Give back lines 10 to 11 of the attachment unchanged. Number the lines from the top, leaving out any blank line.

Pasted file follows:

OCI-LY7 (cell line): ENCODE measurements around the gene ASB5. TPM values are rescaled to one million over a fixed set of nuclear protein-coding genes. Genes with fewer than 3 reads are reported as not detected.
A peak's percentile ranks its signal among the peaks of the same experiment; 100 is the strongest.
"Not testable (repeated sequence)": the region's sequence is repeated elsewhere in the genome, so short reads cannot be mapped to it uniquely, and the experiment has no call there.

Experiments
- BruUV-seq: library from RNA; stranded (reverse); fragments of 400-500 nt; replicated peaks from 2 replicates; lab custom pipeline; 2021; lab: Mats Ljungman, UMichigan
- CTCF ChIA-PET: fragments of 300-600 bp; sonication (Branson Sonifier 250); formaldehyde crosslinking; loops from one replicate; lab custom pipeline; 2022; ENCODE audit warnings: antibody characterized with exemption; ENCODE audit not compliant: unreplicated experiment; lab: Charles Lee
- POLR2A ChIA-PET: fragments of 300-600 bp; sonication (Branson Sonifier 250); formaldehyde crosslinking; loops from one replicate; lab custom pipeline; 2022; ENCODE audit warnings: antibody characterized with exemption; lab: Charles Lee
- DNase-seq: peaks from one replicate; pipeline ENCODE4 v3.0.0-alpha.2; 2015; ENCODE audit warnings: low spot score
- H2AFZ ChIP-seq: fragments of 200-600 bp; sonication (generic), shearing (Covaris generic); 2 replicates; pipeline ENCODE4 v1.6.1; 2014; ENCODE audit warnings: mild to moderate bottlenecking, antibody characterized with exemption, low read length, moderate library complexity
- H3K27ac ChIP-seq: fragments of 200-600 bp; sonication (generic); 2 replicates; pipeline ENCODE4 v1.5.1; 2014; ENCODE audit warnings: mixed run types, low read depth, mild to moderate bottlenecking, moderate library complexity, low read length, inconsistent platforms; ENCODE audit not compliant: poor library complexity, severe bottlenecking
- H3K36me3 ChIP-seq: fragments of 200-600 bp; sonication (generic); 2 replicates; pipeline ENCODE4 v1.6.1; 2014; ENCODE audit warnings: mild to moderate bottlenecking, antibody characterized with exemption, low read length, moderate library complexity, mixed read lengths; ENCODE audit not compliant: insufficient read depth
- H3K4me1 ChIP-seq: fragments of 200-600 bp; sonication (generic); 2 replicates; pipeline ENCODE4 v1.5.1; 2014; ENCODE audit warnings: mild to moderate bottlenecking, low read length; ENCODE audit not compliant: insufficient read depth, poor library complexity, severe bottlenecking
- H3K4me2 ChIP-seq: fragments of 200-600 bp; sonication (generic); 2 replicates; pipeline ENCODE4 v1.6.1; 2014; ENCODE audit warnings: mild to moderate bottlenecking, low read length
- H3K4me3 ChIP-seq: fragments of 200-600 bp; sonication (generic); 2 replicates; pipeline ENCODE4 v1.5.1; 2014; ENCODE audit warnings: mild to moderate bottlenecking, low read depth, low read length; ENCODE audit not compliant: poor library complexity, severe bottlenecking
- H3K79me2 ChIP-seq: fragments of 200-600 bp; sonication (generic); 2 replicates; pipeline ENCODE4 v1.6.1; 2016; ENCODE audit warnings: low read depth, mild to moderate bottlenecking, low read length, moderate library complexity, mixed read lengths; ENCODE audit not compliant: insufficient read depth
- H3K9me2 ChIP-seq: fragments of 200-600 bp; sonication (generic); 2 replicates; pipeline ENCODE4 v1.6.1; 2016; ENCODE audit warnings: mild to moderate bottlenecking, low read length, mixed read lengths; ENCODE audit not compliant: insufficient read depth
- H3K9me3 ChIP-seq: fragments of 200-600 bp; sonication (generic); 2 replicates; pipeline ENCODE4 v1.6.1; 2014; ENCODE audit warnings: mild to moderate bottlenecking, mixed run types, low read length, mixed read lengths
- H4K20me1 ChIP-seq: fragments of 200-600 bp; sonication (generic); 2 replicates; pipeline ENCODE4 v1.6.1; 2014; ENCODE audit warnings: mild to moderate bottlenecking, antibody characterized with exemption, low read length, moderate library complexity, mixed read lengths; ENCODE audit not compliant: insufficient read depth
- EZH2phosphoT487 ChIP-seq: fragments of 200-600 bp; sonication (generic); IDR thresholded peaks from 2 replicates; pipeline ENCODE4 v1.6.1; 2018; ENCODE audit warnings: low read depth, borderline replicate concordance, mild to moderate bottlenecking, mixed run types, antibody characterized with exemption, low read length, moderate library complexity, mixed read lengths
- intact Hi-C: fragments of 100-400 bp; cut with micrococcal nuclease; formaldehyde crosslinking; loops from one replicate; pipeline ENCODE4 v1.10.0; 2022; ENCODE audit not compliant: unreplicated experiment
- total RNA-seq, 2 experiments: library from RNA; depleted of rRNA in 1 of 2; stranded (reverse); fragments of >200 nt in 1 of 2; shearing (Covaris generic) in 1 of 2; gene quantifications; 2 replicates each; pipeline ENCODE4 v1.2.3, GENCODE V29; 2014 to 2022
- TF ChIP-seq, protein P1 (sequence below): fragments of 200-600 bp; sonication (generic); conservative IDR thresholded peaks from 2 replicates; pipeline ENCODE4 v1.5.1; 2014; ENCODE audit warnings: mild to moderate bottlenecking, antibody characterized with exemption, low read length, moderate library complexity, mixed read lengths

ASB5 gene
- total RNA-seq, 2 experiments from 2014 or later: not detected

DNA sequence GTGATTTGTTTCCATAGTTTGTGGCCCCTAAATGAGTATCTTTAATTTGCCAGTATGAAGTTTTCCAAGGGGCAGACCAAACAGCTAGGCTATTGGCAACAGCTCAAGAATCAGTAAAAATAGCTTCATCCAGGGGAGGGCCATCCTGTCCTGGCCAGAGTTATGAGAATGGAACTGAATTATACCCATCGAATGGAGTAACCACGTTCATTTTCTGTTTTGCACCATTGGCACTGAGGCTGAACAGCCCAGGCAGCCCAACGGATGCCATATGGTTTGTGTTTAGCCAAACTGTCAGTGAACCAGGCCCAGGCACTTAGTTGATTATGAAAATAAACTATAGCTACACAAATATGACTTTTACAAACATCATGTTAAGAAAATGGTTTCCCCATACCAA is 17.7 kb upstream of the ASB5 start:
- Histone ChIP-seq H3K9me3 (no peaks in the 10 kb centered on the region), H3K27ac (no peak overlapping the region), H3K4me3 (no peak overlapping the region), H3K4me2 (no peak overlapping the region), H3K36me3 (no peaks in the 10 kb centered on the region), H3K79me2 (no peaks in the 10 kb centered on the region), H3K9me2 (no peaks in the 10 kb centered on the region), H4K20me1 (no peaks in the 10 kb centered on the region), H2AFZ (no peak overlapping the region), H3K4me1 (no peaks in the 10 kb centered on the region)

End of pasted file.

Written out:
- H3K27ac ChIP-seq: fragments of 200-600 bp; sonication (generic); 2 replicates; pipeline ENCODE4 v1.5.1; 2014; ENCODE audit warnings: mixed run types, low read depth, mild to moderate bottlenecking, moderate library complexity, low read length, inconsistent platforms; ENCODE audit not compliant: poor library complexity, severe bottlenecking
- H3K36me3 ChIP-seq: fragments of 200-600 bp; sonication (generic); 2 replicates; pipeline ENCODE4 v1.6.1; 2014; ENCODE audit warnings: mild to moderate bottlenecking, antibody characterized with exemption, low read length, moderate library complexity, mixed read lengths; ENCODE audit not compliant: insufficient read depth